FIling for bankruptcy doesn't mean you have to give back all your property. It also doesn't mean you have to continuing paying an outrageous amount for your existing vehicle. You filed bankruptcy so you could free yourself of the burdensome debts that were bringing you down. Fortunately, you have a right under Federal Law to keep your vehicle by paying what it is worth, not what you owe.
Your car is essential transportation to and from work, to pick up your kids, and to get around for groceries. Your car is valuable to you, but you may owe far more on your car than it is really worth. Most of the time, you have very few options with your vehicle in a bankruptcy. Normally, lenders do let you keep your car, but require that you continue making your high monthly payments until your loan is paid in full. The other option is giving back your vehicle, leaving you without a viable means of transportation. However, there is an option called redemption, which has potential for great savings.
When you redeem property in a St. Louis Chapter 7 bankruptcy, you essentially buy it back from the creditor in one lump sum and save thousands of dollars. The amount you pay is the “replacement value” -- the price a retail merchant would charge for property of that kind, considering the age and condition of the property at the time you redeem it. In many cases, the replacement value is less than what you owe on the debt. There are some qualifications to redeem a vehicle in a Chapter 7. Generally, a vehicle must be less than 10 years old and have less than a 150,000 miles.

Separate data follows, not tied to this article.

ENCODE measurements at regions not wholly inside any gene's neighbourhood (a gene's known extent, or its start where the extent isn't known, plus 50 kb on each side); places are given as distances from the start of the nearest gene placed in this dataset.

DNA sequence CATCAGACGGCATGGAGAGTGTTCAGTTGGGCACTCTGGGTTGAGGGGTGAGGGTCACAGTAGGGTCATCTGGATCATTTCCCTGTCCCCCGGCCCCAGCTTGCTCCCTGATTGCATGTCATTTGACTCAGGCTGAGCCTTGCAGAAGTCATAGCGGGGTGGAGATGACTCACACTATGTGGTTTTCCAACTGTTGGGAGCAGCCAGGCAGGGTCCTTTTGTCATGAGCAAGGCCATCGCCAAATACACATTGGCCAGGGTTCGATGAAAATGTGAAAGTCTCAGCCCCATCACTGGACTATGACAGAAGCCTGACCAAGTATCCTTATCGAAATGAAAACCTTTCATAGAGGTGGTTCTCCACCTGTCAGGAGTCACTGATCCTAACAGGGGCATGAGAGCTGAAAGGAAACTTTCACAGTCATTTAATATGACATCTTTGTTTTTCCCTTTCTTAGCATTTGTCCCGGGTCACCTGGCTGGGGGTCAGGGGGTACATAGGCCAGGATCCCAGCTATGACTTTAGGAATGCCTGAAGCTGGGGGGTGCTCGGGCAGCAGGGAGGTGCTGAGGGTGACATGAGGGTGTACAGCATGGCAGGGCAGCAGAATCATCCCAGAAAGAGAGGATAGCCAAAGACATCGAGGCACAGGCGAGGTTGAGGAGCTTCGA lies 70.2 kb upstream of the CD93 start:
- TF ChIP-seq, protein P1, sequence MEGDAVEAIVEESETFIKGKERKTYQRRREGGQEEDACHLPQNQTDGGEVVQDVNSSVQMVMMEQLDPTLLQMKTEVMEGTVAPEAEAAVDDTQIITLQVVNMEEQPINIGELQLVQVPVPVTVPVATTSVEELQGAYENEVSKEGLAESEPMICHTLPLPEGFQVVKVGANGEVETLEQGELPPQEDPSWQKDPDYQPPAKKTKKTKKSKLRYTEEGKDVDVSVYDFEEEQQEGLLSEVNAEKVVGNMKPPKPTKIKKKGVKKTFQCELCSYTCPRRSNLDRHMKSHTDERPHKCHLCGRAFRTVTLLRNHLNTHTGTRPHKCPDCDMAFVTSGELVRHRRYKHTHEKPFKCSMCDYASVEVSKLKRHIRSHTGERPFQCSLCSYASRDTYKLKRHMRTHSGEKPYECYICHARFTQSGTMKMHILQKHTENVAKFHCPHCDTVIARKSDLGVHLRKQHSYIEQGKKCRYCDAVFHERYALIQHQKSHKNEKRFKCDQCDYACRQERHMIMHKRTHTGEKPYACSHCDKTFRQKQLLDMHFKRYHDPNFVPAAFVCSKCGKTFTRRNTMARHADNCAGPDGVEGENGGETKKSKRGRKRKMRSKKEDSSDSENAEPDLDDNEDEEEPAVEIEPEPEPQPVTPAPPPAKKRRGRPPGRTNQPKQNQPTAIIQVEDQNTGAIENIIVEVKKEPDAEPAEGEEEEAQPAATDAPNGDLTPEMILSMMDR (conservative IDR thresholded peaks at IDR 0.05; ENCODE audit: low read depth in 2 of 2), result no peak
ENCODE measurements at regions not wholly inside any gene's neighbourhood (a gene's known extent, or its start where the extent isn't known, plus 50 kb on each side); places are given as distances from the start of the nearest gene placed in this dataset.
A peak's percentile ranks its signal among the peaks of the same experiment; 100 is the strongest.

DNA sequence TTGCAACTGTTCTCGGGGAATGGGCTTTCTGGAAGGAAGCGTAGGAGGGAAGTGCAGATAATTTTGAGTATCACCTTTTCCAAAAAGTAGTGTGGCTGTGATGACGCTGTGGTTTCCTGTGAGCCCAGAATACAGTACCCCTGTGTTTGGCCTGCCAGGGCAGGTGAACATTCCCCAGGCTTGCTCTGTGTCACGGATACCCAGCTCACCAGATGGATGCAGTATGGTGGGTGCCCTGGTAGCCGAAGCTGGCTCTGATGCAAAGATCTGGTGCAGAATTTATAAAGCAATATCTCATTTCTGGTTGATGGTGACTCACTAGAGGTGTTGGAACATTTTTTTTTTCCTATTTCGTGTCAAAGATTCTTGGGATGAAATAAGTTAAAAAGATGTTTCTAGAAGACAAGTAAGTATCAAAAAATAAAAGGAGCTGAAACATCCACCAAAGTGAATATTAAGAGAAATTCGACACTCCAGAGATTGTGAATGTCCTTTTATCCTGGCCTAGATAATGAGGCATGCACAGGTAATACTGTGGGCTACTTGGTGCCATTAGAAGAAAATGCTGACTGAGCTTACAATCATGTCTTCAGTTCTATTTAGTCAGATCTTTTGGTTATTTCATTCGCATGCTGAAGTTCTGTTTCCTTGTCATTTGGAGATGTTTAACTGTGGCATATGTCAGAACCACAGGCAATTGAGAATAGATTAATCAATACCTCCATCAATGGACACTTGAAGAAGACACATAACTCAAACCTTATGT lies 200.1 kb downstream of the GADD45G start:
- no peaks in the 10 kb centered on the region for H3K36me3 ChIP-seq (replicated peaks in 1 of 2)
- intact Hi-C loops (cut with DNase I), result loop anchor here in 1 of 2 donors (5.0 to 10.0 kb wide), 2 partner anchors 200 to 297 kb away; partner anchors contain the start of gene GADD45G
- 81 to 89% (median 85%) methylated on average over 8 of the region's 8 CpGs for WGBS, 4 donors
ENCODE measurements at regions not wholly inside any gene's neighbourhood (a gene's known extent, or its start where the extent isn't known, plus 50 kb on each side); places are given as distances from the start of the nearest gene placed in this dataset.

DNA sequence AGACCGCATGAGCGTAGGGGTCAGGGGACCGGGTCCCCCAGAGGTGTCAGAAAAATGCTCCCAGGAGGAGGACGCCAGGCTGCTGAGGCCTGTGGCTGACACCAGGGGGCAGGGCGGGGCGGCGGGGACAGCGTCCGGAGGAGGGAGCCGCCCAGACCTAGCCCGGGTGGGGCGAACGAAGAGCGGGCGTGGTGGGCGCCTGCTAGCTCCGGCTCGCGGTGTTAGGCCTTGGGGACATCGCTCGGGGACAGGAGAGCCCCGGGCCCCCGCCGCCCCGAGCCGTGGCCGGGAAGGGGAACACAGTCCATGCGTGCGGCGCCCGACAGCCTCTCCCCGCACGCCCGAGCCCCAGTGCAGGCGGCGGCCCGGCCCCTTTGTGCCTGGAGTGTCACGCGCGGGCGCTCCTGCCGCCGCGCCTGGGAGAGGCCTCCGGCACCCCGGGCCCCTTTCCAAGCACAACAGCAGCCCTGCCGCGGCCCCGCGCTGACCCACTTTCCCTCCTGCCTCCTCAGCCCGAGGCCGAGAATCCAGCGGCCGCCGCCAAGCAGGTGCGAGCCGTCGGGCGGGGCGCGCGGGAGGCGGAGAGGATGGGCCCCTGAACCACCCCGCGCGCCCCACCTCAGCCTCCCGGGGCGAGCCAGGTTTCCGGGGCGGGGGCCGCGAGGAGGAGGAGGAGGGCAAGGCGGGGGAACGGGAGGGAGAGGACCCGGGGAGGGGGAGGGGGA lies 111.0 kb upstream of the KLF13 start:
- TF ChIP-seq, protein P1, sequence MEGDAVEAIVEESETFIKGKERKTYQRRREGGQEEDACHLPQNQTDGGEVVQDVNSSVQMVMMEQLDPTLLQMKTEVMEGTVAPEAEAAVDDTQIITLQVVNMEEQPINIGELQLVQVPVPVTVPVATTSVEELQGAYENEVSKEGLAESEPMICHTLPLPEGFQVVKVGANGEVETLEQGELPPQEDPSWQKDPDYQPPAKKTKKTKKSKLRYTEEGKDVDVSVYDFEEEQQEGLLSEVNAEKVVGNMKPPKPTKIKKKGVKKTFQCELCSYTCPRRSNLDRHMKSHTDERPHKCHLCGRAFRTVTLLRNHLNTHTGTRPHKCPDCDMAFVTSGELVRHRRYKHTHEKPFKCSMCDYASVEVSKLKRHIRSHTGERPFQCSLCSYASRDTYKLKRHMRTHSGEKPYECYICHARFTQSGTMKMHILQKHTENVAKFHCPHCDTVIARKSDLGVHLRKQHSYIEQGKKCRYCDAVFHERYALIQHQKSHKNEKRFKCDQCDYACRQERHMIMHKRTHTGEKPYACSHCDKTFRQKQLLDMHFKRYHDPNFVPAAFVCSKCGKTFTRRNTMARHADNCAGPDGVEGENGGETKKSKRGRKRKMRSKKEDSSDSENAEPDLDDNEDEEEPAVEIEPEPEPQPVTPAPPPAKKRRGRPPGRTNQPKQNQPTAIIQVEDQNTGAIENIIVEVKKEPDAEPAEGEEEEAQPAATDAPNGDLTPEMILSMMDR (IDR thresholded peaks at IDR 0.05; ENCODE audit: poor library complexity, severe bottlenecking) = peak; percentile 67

In order to pay this lump sum and save thousands, you may need to take out a loan to help pay the redemption amount. There are a few lenders out there that will help procure a loan to help out. One of them, 722 Redemption, even helps clients prove valuation of their vehicle, ensuring clients get the best deal.
In a St. Louis Chapter 13, clients have a similar option to save money on their car payments, but the terms are a bit more complicated. Chapter 13 clients can "cramdown" the loan amount of the car to the amount the car is worth, which is then paid as part of the Chapter 13 repayment plan. The additional requirement in a Chapter 13 is that the vehicle must have been purchased at least 910 days prior to the bankruptcy. This prevents some types of fraud.
If you have a car payment that is getting unbearable, you definitely have options. There are affordable options for you to get your payment down in a Bankruptcy. Often times, this more than pays for the costs of filing bankruptcy several times over! Contact a local Missouri attorney for more details about saving money on your vehicle.
Since 1997, the St. Louis attorneys at The Law Office of Tracy A. Brown, P.C., have helped hundreds in Saint Louis stop creditors from harassing, garnishing, and threatening clients through Chapter 7 and Chapter 13 bankruptcy filings that alleviate excessive debt. Contact us today to free your future from your past.